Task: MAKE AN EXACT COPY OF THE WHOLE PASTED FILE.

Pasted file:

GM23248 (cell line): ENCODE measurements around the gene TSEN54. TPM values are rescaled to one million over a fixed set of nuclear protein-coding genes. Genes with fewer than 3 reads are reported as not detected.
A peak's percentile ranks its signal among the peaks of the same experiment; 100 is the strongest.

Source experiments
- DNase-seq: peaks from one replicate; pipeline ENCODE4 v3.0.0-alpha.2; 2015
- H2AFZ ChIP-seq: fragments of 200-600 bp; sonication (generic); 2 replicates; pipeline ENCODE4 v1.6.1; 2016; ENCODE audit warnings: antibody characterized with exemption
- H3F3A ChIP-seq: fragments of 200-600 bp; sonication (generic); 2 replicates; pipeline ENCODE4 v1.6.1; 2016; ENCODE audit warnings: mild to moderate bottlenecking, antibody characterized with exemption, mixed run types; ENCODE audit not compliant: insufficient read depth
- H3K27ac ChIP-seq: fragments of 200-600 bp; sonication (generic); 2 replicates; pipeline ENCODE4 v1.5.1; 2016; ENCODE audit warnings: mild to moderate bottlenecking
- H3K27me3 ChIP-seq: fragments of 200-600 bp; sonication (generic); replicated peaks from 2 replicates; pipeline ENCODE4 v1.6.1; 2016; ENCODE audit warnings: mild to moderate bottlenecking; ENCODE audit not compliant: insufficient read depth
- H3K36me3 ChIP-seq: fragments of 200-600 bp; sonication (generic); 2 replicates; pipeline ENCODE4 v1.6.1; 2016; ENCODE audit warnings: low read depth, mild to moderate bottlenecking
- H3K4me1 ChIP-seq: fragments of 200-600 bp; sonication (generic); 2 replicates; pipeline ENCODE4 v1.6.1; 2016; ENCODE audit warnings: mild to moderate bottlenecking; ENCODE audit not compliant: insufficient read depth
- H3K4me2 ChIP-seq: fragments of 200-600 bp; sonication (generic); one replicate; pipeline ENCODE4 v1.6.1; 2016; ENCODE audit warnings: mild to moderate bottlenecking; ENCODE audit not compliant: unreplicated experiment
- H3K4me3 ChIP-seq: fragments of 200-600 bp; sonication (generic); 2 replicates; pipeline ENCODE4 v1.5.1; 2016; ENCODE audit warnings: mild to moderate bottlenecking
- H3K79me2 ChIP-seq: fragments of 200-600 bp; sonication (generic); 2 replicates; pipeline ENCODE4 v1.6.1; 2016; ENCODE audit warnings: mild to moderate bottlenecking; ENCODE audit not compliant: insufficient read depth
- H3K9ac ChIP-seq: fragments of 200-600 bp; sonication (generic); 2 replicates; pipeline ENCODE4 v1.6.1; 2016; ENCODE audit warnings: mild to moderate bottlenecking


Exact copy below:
GM23248 (cell line): ENCODE measurements around the gene TSEN54. TPM values are rescaled to one million over a fixed set of nuclear protein-coding genes. Genes with fewer than 3 reads are reported as not detected.
A peak's percentile ranks its signal among the peaks of the same experiment; 100 is the strongest.

Source experiments
- DNase-seq: peaks from one replicate; pipeline ENCODE4 v3.0.0-alpha.2; 2015
- H2AFZ ChIP-seq: fragments of 200-600 bp; sonication (generic); 2 replicates; pipeline ENCODE4 v1.6.1; 2016; ENCODE audit warnings: antibody characterized with exemption
- H3F3A ChIP-seq: fragments of 200-600 bp; sonication (generic); 2 replicates; pipeline ENCODE4 v1.6.1; 2016; ENCODE audit warnings: mild to moderate bottlenecking, antibody characterized with exemption, mixed run types; ENCODE audit not compliant: insufficient read depth
- H3K27ac ChIP-seq: fragments of 200-600 bp; sonication (generic); 2 replicates; pipeline ENCODE4 v1.5.1; 2016; ENCODE audit warnings: mild to moderate bottlenecking
- H3K27me3 ChIP-seq: fragments of 200-600 bp; sonication (generic); replicated peaks from 2 replicates; pipeline ENCODE4 v1.6.1; 2016; ENCODE audit warnings: mild to moderate bottlenecking; ENCODE audit not compliant: insufficient read depth
- H3K36me3 ChIP-seq: fragments of 200-600 bp; sonication (generic); 2 replicates; pipeline ENCODE4 v1.6.1; 2016; ENCODE audit warnings: low read depth, mild to moderate bottlenecking
- H3K4me1 ChIP-seq: fragments of 200-600 bp; sonication (generic); 2 replicates; pipeline ENCODE4 v1.6.1; 2016; ENCODE audit warnings: mild to moderate bottlenecking; ENCODE audit not compliant: insufficient read depth
- H3K4me2 ChIP-seq: fragments of 200-600 bp; sonication (generic); one replicate; pipeline ENCODE4 v1.6.1; 2016; ENCODE audit warnings: mild to moderate bottlenecking; ENCODE audit not compliant: unreplicated experiment
- H3K4me3 ChIP-seq: fragments of 200-600 bp; sonication (generic); 2 replicates; pipeline ENCODE4 v1.5.1; 2016; ENCODE audit warnings: mild to moderate bottlenecking
- H3K79me2 ChIP-seq: fragments of 200-600 bp; sonication (generic); 2 replicates; pipeline ENCODE4 v1.6.1; 2016; ENCODE audit warnings: mild to moderate bottlenecking; ENCODE audit not compliant: insufficient read depth
- H3K9ac ChIP-seq: fragments of 200-600 bp; sonication (generic); 2 replicates; pipeline ENCODE4 v1.6.1; 2016; ENCODE audit warnings: mild to moderate bottlenecking